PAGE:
5.  Smoothies.  They are a great on the go meal, but also a nice way to start the morning with a hefty serving of fruits and vegetables.  I feel good knowing that I’ve gotten that much health out of the way first thing.  They have little room for user error.  Why not leave the complicated meals for later in the day?  My current favorite smoothie is my Sweet Cashew Kale Shake, but the Mango Banana SmoothieChocolate Peanut Butter Cup Smoothie, and Kale and Pumpkin smoothie are also well loved.  Don’t feel like eating first thing in the morning?  Pour a smoothie into a mason jar, top it with a lid, and take it to work to sip as you read over morning emails.

Similar alternatives: Warm Vegetable Smoothies


  1. Chia seed pudding is another good option, because it’s quick and really filling. The texture is something to get used to though.

  2. Great down-to-earth post showing the “real-world” breakfast choices of a busy vegan. I think people sometimes get caught up in all the fancy, complicated vegan recipes they see, and decide eating a plant-based diet is too hard and time-consuming. For the gf, rice cakes and corn tortillas make a good sub for toast and wheat wraps.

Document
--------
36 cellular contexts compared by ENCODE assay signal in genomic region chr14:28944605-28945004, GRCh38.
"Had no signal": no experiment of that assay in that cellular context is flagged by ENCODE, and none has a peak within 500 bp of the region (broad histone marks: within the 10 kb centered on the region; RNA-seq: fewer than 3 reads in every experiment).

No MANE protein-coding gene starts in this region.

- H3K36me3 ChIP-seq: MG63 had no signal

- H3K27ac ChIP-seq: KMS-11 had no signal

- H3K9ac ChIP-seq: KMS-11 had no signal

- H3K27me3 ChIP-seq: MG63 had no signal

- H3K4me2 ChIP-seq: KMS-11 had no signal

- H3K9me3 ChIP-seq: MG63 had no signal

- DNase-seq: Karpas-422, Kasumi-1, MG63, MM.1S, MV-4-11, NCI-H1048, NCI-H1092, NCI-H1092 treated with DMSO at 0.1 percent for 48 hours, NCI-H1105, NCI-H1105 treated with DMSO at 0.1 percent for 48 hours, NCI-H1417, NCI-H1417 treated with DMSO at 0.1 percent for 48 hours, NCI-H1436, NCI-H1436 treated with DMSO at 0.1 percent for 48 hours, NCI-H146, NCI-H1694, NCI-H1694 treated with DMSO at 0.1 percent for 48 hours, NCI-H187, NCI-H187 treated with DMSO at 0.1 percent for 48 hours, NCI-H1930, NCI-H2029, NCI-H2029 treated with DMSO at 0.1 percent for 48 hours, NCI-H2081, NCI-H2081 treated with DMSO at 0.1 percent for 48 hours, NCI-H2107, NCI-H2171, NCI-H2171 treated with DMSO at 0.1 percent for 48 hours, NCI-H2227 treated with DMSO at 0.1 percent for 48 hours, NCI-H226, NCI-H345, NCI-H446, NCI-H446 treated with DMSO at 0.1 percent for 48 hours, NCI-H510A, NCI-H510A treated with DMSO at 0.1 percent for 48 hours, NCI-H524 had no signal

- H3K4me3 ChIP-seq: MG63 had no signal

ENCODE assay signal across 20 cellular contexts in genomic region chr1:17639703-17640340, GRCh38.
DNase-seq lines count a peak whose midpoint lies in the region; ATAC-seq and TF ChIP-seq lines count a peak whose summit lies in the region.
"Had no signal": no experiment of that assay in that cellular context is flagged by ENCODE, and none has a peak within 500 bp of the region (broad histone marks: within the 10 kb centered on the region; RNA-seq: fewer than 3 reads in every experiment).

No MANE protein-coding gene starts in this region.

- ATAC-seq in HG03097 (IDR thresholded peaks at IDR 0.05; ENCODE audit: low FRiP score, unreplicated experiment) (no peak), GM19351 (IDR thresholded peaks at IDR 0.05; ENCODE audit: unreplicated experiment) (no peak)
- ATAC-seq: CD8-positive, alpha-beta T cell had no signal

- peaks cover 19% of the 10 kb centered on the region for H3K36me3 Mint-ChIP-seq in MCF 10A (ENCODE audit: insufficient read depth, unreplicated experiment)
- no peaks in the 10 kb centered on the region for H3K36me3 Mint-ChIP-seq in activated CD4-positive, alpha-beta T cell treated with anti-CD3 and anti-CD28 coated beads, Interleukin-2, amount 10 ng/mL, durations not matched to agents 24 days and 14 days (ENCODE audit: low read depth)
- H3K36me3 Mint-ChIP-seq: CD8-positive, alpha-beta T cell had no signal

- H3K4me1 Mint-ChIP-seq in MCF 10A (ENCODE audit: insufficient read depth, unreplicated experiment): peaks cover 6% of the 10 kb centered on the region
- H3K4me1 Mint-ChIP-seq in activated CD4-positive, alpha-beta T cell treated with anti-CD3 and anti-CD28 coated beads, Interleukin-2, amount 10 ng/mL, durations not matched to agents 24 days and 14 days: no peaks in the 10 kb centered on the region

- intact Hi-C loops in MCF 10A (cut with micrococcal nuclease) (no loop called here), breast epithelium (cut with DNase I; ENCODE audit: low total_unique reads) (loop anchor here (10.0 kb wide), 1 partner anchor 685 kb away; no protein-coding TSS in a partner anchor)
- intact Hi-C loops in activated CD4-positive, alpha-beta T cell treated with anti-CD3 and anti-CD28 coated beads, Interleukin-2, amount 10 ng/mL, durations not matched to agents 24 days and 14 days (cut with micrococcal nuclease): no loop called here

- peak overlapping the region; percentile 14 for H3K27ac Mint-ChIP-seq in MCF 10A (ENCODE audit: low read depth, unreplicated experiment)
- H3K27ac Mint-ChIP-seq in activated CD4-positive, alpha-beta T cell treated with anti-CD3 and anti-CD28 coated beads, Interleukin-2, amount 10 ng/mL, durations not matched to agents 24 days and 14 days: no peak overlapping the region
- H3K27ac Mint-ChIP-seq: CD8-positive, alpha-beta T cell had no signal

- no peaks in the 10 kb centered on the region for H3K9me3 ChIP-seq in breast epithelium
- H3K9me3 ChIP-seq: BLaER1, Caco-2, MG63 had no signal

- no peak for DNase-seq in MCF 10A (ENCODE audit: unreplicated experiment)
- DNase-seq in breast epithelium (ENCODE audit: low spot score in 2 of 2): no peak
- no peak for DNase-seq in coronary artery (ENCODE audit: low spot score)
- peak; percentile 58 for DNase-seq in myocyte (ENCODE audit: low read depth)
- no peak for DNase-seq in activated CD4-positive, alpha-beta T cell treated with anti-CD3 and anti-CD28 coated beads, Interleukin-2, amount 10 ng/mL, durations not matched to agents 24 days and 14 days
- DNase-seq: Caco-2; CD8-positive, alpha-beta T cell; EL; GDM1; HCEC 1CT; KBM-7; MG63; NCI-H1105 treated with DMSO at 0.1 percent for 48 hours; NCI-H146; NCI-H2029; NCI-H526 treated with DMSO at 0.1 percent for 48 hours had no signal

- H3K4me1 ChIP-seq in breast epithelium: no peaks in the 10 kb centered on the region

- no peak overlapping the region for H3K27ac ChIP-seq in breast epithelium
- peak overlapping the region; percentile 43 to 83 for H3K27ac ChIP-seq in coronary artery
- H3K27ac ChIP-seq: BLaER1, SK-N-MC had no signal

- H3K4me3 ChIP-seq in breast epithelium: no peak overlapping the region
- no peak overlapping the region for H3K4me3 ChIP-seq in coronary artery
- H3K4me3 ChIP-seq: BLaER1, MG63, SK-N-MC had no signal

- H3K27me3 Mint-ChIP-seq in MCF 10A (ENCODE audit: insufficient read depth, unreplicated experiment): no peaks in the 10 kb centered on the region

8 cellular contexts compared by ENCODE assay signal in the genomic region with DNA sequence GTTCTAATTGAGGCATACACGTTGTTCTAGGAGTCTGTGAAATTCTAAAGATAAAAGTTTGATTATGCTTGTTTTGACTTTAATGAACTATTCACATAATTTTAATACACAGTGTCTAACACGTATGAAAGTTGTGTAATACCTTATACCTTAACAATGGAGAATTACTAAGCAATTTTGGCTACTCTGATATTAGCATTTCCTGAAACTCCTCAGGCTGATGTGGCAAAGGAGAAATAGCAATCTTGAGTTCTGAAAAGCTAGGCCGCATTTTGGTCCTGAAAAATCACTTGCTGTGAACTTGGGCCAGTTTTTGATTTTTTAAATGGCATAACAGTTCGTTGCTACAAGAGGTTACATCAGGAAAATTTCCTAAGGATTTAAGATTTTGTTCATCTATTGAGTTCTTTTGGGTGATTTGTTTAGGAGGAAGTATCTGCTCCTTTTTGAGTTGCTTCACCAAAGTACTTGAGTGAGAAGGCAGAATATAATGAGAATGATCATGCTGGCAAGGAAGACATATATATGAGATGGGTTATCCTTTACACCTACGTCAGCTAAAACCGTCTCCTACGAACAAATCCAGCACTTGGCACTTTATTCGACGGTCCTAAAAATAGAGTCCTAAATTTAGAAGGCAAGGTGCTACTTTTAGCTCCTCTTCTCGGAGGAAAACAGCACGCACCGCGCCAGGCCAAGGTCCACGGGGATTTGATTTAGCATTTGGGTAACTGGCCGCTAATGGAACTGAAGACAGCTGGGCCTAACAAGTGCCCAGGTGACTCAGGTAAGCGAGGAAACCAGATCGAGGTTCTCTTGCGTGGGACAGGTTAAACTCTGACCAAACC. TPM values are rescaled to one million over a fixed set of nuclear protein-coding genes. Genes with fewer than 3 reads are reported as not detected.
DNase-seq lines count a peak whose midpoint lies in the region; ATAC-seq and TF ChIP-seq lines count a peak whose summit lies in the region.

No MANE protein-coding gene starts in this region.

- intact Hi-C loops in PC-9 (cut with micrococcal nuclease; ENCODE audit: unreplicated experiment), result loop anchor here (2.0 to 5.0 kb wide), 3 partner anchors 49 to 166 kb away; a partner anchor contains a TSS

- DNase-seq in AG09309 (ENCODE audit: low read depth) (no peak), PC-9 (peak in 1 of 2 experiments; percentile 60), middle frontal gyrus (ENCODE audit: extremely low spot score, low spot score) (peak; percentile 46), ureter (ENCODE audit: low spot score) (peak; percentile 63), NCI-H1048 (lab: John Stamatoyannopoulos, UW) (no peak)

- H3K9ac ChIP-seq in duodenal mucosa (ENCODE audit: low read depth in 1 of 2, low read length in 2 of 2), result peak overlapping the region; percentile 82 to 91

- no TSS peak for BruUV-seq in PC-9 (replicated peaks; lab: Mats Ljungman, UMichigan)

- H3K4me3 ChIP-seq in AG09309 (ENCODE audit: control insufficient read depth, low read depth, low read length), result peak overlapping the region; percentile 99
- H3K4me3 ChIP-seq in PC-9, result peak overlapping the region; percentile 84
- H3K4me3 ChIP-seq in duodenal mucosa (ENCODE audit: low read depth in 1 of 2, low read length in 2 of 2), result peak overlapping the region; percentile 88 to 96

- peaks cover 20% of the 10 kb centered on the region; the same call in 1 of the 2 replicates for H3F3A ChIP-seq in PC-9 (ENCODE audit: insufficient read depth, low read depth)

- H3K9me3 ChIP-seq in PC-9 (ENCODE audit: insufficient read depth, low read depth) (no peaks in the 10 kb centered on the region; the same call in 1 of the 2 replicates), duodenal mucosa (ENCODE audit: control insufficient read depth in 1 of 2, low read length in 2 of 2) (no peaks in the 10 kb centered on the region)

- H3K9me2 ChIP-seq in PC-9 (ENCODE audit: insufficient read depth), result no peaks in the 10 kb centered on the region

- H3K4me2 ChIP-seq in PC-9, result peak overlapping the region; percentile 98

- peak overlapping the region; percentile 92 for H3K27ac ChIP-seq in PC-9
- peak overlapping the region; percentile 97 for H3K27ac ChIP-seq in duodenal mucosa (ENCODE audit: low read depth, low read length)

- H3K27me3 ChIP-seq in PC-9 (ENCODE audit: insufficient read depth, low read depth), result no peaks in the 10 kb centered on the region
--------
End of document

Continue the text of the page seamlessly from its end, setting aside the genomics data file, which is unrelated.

• Thanks, Andrea! You’re right; fancy and laborious meals may take up more space on blogs, but many day-to-day meals are often simpler and more attainable. It’s good to show that being vegan can be quick and easy. That’s something that you do on your blog sometimes that I like as well. And thanks for the gluten-free suggestions!

  3. we had forgotten most of the quick indian breakfasts which were naturally vegan after moving to seattle and just eating eggs , eggs and eggs. breakfast is definitely something that stumps a lot of people.. the eggs like dairy, fill up the brain..